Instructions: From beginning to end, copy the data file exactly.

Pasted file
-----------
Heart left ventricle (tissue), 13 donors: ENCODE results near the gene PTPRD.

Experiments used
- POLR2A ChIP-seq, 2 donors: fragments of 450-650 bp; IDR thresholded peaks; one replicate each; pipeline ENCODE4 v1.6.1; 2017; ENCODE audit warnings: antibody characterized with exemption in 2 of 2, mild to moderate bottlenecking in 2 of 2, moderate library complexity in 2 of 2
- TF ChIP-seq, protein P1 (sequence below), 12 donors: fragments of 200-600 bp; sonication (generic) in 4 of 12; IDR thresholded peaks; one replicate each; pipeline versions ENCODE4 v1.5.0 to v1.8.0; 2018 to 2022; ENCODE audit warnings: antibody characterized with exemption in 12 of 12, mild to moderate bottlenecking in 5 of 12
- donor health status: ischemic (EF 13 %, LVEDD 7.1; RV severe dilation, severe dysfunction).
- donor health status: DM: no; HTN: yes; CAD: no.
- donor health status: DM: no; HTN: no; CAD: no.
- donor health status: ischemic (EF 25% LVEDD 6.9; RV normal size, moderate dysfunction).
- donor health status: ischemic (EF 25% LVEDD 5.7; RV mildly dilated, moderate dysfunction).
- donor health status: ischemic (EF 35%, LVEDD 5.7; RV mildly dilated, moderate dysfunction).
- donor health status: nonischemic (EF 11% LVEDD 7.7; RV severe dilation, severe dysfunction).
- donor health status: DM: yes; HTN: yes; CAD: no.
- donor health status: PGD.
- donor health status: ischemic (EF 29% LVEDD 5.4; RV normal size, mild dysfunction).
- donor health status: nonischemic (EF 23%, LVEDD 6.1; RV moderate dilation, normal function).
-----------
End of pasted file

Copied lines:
Heart left ventricle (tissue), 13 donors: ENCODE results near the gene PTPRD.

Experiments used
- POLR2A ChIP-seq, 2 donors: fragments of 450-650 bp; IDR thresholded peaks; one replicate each; pipeline ENCODE4 v1.6.1; 2017; ENCODE audit warnings: antibody characterized with exemption in 2 of 2, mild to moderate bottlenecking in 2 of 2, moderate library complexity in 2 of 2
- TF ChIP-seq, protein P1 (sequence below), 12 donors: fragments of 200-600 bp; sonication (generic) in 4 of 12; IDR thresholded peaks; one replicate each; pipeline versions ENCODE4 v1.5.0 to v1.8.0; 2018 to 2022; ENCODE audit warnings: antibody characterized with exemption in 12 of 12, mild to moderate bottlenecking in 5 of 12
- donor health status: ischemic (EF 13 %, LVEDD 7.1; RV severe dilation, severe dysfunction).
- donor health status: DM: no; HTN: yes; CAD: no.
- donor health status: DM: no; HTN: no; CAD: no.
- donor health status: ischemic (EF 25% LVEDD 6.9; RV normal size, moderate dysfunction).
- donor health status: ischemic (EF 25% LVEDD 5.7; RV mildly dilated, moderate dysfunction).
- donor health status: ischemic (EF 35%, LVEDD 5.7; RV mildly dilated, moderate dysfunction).
- donor health status: nonischemic (EF 11% LVEDD 7.7; RV severe dilation, severe dysfunction).
- donor health status: DM: yes; HTN: yes; CAD: no.
- donor health status: PGD.
- donor health status: ischemic (EF 29% LVEDD 5.4; RV normal size, mild dysfunction).
- donor health status: nonischemic (EF 23%, LVEDD 6.1; RV moderate dilation, normal function).